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October 8, 2003

the California recall

I've been looking at the California recall election results as measured by exit polls. I note a couple of interesting points:

1. For those of us in the youth civic engagement business, it's interesting that 25-29 year-olds were the least likely of all age groups to support the recall. 18-24's were more likely, but they still lagged the older generations. So this was not a case of millions of young people turning out for Arnold. On the contrary, they were his weakest constituency. One possible explanation: our surveys show that young people are less distrustful of government than older people are. So maybe they were less taken by the idea that the bum needed to be thrown out of office. Also, they may be more savvy (or cynical?) about celebrities.

2. There was a strong ideological color to the results. Voting for the recall were: 24% of liberals, 56% of moderates, and 85% of conservatives. To me, this is good news. I don't regard the election as a failure for democracy if Arnold won because his views most closely approximated those of the median California voter. (Or more precisely, the median California voter preferred Arnold's likely policies to those of the actual incumbent.) I would view the election as a major fiasco if a majority of Californians voted for Arnold because they were completely perplexed by the mess in Sacramento, blamed it on professional representatives, and just wanted a charismatic, macho guy to run things better.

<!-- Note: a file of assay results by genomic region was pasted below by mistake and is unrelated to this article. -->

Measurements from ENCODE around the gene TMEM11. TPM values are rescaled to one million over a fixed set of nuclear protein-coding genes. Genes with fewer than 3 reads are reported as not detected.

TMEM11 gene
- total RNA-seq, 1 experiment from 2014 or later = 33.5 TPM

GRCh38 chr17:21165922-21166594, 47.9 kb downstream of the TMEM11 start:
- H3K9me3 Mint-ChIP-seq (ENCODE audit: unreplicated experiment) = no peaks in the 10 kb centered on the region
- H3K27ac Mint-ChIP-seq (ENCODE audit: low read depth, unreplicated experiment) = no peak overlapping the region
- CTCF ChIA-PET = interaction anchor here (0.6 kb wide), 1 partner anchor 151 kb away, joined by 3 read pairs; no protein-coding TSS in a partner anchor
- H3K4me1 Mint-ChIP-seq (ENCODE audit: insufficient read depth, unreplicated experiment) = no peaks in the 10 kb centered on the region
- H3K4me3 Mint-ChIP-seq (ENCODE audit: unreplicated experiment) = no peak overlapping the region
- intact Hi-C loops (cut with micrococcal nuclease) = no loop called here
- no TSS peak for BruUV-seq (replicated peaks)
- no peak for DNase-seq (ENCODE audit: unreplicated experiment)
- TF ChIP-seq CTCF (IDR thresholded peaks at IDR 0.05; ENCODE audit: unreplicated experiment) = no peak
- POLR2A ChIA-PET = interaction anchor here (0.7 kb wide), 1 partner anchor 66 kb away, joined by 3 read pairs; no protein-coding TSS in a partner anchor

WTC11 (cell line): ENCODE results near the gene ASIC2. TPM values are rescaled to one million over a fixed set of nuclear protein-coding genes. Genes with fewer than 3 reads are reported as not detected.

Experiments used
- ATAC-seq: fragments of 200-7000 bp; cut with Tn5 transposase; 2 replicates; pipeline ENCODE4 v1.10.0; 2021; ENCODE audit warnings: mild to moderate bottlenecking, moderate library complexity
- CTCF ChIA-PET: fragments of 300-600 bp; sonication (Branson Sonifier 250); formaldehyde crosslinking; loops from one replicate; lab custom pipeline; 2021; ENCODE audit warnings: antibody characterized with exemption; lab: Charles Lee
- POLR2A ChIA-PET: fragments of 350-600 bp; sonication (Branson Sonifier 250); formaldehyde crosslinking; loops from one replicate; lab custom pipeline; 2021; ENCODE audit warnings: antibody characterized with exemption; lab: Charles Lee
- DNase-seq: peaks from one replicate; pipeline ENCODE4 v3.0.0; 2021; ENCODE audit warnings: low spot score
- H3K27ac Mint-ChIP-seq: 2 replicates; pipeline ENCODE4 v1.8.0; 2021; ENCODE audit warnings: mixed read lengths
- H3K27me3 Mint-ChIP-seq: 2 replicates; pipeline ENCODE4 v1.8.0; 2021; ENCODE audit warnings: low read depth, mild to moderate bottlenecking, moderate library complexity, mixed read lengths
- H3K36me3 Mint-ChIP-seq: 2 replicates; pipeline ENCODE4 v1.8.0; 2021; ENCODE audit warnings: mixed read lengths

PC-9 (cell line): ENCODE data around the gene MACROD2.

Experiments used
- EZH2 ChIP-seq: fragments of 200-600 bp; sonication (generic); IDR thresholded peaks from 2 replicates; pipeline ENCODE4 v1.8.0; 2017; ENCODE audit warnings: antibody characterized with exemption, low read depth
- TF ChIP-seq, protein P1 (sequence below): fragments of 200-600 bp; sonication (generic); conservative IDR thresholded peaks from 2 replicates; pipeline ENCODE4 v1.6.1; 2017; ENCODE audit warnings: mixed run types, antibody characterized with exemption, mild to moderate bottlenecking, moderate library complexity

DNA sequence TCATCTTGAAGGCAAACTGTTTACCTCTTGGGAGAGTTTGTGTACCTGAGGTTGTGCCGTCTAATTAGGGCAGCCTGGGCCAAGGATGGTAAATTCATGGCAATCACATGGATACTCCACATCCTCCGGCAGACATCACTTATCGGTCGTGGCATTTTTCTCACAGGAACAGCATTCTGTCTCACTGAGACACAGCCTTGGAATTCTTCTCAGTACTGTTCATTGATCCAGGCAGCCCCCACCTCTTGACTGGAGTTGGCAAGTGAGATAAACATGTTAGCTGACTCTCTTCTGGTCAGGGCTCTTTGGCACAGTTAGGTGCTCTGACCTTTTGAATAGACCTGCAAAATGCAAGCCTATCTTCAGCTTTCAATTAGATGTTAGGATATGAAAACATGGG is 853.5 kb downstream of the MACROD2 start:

California has been badly governed, but the problems are structural, and any solution would require very difficult tradeoffs. To assume that a movie star could balance the budget by force of will would reflect a deep lack of civic competence and responsibility. However, this is not what most people assumed. Forty-one percent of voters opposed the recall--I suspect on strictly ideological grounds (i.e., not liking Davis, but agreeing with his positions). Many of the rest voted to get rid of Davis for ideological reasons. Indeed, 38% of the electorate were Republicans, voting against a Democratic governor. Those Republicans, plus the anti-recall Democrats, added up to a majority who were trying to shape state policies in line with their policy preferences�the definition of electoral democracy. Meanwhile, only a minority conformed to the Hibbing/Theiss-Morse thesis about American politics. (This is the view that Americans lack policy preferences but believe that politicians are a corrupt class; thus we would always be better off with some one else in charge.) Unfortunately, the anti-political minority decided this particular election. Let's hope they get a better government than they deserve.

October 8, 2003 12:37 PM | category: none


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